# Homework Help: Special H boson with very high cross section?

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1. Apr 20, 2015

### unscientific

1. The problem statement, all variables and given/known data
(a) Explain the results.
(b) Why is the cross section much higher? Suggest the dominant decay product pair.

2. Relevant equations

3. The attempt at a solution

Part(a)
For a centre of mass energy of $170GeV$, you produce pairs of oppositely charged $W^{\pm},W^{\mp}$ bosons. It is kinematically forbidden to produce $Z,Z$ pair and forbidden by charge to produce $Z,W^{\pm}$ pairs.
First group of 4 hadronic jets can be explained by production of 2 pairs of quark/anti-quark stream. Number of combinations = 3x4 = 12 because of 3 colours possible. ~45%

Second group can be explained by a quark/anti-quark stream and a lepton/neutrino stream. Number of possibilities = 3x2 + 2x3 = 12. (3 types of leptons, 2 charge types) ~45%

Third group can be explained by 2 pairs of lepton/neutrino stream. Number of possibilities = 3 (leptons must be oppositely charged) ~10%

Part (b)

This question stumbled me. Is there something special happening at 125 GeV? I suppose the heaviest quark-anti-quark pair it can decay to is the bottom/anti-bottom quark? Why is the cross section so much higher? Why is it that in part (a) only {u,d,c,s} quarks/anti-quarks are produced and not bottom (b) quarks??

2. Apr 20, 2015

### Staff: Mentor

The Z has a large width - you will get ZZ events with one Z a bit off-shell, but I guess you can ignore that here.
Why 4? And what about the other W?
I don't understand what you are adding here.

The LHC found a particle at this energy.
Right.
What does the Higgs couple to?
That is a mistake you have to fix in (a).

3. Apr 20, 2015

### unscientific

Ok, now thinking about it - each W boson can produce 5 possible types of quarks (u,d,s,c,b) so possibilities are 5x5 = 25? But 3 types of colour so 25x3 = 75.

For the second picture, 5 quark possibilities, 3 types of colour, 3 types of leptons, 2 charges of leptons so 5x3x3x2 = 90? Doesn't match the first one.

For the third picture, 3 types of leptons but the W bosons must be oppositely charged, so 3 types for the other W boson. So 3x3 = 9

The numbers are all wrong...

Right, should have noticed they were talking about the Higgs! The Higgs boson couples to mass, so it naturally has an extremely large cross section with the heaviest possible quark, bottom quark. Why is it 40,000 times as large though?

4. Apr 21, 2015

### Staff: Mentor

Sorry, I was thinking of Z decays with my comment about five quarks. No b in W decays as the top is too heavy.

You don't have so many options for the W. Let's consider the W+ boson: it either decays to up+antidown or charm+antistrange. Just two options, multiplied by three for colors => 6.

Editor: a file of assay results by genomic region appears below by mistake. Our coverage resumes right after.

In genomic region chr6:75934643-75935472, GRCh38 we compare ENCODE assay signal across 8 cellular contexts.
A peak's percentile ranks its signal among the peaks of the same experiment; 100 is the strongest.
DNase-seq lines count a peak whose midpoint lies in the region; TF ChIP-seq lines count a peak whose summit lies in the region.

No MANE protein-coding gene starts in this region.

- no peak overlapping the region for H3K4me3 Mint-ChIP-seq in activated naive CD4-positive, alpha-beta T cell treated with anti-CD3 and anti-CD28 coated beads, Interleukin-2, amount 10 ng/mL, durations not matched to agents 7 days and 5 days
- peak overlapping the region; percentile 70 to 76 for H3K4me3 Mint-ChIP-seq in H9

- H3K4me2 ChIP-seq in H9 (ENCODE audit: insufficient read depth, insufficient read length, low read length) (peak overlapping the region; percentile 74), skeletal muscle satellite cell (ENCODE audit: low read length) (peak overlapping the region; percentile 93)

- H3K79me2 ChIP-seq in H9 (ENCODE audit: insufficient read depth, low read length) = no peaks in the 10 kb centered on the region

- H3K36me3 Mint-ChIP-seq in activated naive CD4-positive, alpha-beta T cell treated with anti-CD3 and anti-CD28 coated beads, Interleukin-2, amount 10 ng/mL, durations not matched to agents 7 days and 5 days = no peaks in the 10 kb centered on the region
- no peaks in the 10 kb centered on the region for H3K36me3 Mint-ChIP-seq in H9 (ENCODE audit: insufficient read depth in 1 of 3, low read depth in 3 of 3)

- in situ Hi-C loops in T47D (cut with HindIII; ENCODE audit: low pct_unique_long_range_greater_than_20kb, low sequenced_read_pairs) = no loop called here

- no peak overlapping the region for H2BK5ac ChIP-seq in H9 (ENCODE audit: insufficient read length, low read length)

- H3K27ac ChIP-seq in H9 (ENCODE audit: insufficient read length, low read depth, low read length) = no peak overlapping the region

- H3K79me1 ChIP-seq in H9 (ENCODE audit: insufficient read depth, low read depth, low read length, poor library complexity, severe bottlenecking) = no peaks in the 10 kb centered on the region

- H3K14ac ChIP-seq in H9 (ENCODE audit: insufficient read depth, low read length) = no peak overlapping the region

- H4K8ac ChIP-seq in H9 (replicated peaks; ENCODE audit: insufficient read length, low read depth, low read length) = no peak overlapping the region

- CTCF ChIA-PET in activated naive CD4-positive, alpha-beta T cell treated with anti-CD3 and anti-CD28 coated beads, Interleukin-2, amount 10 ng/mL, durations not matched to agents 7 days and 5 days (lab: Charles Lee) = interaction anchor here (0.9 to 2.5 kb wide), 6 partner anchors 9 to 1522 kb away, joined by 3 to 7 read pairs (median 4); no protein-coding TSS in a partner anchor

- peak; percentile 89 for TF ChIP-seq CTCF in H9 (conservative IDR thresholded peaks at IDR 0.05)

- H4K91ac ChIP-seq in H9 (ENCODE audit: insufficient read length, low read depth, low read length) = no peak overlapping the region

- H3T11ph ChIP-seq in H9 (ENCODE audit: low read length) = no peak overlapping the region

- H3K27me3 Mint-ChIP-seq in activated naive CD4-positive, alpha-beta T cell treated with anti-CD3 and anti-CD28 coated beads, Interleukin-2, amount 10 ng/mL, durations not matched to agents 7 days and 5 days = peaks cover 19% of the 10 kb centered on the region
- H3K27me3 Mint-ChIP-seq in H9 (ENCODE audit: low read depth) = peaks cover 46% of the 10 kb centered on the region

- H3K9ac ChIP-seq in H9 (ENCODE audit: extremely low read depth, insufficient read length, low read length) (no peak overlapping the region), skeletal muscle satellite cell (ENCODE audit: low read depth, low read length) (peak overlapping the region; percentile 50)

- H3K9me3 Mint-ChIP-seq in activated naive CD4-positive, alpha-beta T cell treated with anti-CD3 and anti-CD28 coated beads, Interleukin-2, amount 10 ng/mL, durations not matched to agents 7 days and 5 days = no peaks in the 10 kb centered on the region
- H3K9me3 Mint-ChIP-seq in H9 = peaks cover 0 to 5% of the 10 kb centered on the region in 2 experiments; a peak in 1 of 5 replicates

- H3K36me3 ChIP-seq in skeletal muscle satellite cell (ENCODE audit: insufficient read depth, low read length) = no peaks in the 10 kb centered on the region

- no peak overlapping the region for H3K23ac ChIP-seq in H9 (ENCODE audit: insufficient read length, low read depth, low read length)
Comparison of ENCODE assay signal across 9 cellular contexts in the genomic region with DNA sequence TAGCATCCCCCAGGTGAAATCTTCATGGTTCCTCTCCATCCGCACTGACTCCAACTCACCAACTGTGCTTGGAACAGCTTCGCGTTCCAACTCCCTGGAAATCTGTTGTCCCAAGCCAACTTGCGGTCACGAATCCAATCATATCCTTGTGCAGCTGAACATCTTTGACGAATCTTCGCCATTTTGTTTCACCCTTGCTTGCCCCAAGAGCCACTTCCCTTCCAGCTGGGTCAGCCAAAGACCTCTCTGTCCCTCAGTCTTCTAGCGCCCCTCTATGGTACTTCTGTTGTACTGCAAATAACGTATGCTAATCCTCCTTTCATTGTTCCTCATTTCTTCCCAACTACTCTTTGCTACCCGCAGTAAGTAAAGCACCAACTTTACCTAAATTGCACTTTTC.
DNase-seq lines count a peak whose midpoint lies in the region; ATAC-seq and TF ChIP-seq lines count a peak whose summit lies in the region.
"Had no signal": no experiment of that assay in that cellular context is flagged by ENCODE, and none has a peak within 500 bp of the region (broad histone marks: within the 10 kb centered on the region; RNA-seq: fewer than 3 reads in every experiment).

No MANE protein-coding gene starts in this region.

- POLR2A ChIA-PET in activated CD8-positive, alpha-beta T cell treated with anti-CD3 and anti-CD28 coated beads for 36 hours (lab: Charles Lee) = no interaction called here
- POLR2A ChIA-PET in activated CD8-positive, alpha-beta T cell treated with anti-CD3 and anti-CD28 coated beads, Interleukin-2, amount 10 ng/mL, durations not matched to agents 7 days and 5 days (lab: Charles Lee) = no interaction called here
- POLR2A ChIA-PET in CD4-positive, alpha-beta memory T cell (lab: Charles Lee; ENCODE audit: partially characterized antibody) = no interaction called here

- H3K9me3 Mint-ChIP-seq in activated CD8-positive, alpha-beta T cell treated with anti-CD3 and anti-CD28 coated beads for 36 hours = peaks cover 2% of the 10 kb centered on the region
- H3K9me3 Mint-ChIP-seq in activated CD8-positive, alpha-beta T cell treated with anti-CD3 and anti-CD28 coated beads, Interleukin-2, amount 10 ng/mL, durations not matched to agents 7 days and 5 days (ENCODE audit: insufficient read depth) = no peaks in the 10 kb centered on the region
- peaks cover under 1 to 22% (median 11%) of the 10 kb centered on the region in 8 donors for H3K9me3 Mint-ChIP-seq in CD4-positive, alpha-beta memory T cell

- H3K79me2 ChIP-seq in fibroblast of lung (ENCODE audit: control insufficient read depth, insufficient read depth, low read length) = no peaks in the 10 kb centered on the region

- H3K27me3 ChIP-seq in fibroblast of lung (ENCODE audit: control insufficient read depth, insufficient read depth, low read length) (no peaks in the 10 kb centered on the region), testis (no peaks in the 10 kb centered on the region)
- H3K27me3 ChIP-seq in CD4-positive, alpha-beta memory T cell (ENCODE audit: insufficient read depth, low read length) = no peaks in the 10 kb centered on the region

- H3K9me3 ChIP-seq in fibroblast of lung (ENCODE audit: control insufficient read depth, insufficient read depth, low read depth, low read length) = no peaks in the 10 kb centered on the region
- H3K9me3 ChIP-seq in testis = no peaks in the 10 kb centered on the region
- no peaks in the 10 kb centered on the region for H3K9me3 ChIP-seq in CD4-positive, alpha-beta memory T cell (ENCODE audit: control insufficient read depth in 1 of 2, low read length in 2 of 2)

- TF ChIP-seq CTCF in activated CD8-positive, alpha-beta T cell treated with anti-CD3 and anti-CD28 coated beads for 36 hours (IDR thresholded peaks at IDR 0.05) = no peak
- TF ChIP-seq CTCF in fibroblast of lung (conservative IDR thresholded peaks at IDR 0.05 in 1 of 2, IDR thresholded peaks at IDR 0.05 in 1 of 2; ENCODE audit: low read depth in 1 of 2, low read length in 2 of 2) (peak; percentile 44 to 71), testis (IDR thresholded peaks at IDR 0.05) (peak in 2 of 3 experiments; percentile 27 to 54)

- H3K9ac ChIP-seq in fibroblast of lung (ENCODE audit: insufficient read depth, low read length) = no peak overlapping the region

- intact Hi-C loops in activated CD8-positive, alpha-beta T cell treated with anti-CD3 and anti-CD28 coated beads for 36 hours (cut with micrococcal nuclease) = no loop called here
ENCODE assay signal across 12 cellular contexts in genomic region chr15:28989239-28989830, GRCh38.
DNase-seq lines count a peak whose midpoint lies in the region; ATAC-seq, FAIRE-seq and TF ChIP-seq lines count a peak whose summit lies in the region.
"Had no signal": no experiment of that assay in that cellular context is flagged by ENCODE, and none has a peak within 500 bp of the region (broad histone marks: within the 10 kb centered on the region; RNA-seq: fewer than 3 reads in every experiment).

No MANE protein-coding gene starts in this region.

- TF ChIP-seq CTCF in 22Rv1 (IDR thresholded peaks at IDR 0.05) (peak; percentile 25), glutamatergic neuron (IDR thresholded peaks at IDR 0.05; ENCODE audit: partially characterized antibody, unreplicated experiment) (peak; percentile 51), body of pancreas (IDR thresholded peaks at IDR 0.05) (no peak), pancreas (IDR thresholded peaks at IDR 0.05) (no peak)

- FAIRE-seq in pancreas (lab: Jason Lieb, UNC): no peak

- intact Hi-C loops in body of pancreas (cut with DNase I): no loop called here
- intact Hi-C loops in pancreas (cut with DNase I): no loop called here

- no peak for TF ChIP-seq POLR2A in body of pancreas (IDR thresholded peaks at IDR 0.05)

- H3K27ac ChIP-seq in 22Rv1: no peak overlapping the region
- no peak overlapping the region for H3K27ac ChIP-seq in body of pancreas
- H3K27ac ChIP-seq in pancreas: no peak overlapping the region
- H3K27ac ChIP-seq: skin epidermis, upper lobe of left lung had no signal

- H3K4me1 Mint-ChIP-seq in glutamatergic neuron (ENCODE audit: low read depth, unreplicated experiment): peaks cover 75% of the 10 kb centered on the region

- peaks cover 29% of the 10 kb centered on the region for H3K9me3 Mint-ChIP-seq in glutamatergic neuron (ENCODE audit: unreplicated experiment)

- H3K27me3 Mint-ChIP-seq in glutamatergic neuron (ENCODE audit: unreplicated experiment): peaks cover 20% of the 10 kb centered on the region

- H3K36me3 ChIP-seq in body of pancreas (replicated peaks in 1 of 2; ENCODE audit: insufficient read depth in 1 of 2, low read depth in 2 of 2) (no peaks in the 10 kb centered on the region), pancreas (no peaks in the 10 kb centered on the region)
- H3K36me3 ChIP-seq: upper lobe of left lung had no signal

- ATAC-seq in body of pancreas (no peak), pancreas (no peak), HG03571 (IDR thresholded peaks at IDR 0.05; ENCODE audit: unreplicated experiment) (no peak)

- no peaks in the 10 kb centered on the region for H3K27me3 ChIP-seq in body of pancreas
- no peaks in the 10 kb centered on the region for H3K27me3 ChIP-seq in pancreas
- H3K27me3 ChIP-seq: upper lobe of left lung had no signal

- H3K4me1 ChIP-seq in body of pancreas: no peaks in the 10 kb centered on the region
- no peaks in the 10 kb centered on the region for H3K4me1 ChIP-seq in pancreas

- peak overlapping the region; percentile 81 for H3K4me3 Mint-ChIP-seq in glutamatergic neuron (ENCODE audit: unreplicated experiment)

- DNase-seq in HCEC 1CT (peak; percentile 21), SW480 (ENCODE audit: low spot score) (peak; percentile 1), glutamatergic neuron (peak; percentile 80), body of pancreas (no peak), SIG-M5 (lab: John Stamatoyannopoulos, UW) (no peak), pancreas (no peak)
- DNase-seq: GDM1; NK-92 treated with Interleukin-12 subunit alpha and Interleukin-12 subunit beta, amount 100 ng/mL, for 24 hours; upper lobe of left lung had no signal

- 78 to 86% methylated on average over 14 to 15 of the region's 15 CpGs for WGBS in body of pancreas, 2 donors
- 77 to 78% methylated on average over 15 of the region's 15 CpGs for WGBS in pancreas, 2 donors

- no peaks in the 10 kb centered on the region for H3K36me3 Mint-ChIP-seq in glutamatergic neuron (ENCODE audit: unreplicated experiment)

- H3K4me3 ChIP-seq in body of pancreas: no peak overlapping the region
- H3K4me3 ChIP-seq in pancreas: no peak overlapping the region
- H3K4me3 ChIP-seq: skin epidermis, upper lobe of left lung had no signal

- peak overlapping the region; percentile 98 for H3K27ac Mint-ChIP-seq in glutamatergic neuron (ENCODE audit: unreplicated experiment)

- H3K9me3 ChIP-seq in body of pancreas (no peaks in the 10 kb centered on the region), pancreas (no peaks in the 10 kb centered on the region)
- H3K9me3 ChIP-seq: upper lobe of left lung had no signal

The W- has 6 options as well.

That is the dominant decay mode for the 125 GeV Higgs, right.
What is the electron to muon mass ratio? Do you see how those numbers could be related?

5. Apr 21, 2015

### unscientific

Why can't the W+ boson decay to charm/antidown? It is calibbo suppressed by $sin 13^o$ but it is possible? Also why can't W+ boson decay to $u\bar u, d\bar d, c\bar c$ pairs?

First picture
6 options for each W.
Total = 6x6=36 options

Second picture:
Quark producing W can either be W+ or w- = 2x6 = 12 options
For the lepton decay, 3 options.
Total = 12x3=36 options

Third Picture
3 options for each.
Total = 3x3 = 9 options

Mass of muon = 200 times Mass of electrons

I suppose $\sigma \propto m^2$?

6. Apr 22, 2015

### Staff: Mentor

It can, but the probability is small. Small enough to neglect it.
Quark + antiquark of the same type would violate charge conservation.

The new numbers look right.
Right.

7. Apr 22, 2015

### unscientific

Why is $\sigma \propto m^2$? I know that $\Gamma \propto m^5$. Cross section is also (Rate of reactions/Incident Flux) $\sigma = \frac{\Gamma}{J}$.

8. Apr 22, 2015

### Staff: Mentor

You have two massive particles in the interaction.
For a better description, see the Lagrangian and QFT.
You are mixing unrelated concepts here.

9. Apr 22, 2015

### unscientific

I thought lifetime $\tau \propto \frac{1}{\Gamma}$ and rate of reactions is decay width $\Gamma$?

10. Apr 22, 2015

### Staff: Mentor

The decay width is not the reaction rate. They are related if you take the partial width for the right process (here: electron/positron or muon/antimuon).
Also, the total width is not just the mass (the Higgs mass! Not the decay products) to the fifth power, it is a more complicated function as you have to take multiple processes with different thresholds into account.

11. Apr 25, 2015

### unscientific

True. Upon doing some reading I realized that there is indeed a relation between cross section and rates, using Fermi's golden rule:

$$\frac{d\sigma}{d\Omega} = \frac{\Gamma}{\nu} = \frac{1}{\nu}\frac{2\pi}{\hbar} |M_{fi}|^2\frac{dN}{dE}$$

where $\nu$ is incoming flux.

And for EM interactions like $e^+e^-\rightarrow \mu^+\mu^-$ or $e^+e^-\rightarrow \tau^+\tau^-$, it is $\sigma = \frac{4 \pi}{3}\left(\frac{\alpha \hbar c}{W} \right)^2$ where $\alpha = \frac{g_{EM}^2}{4\pi}$ and $W$ is the centre of mass energy.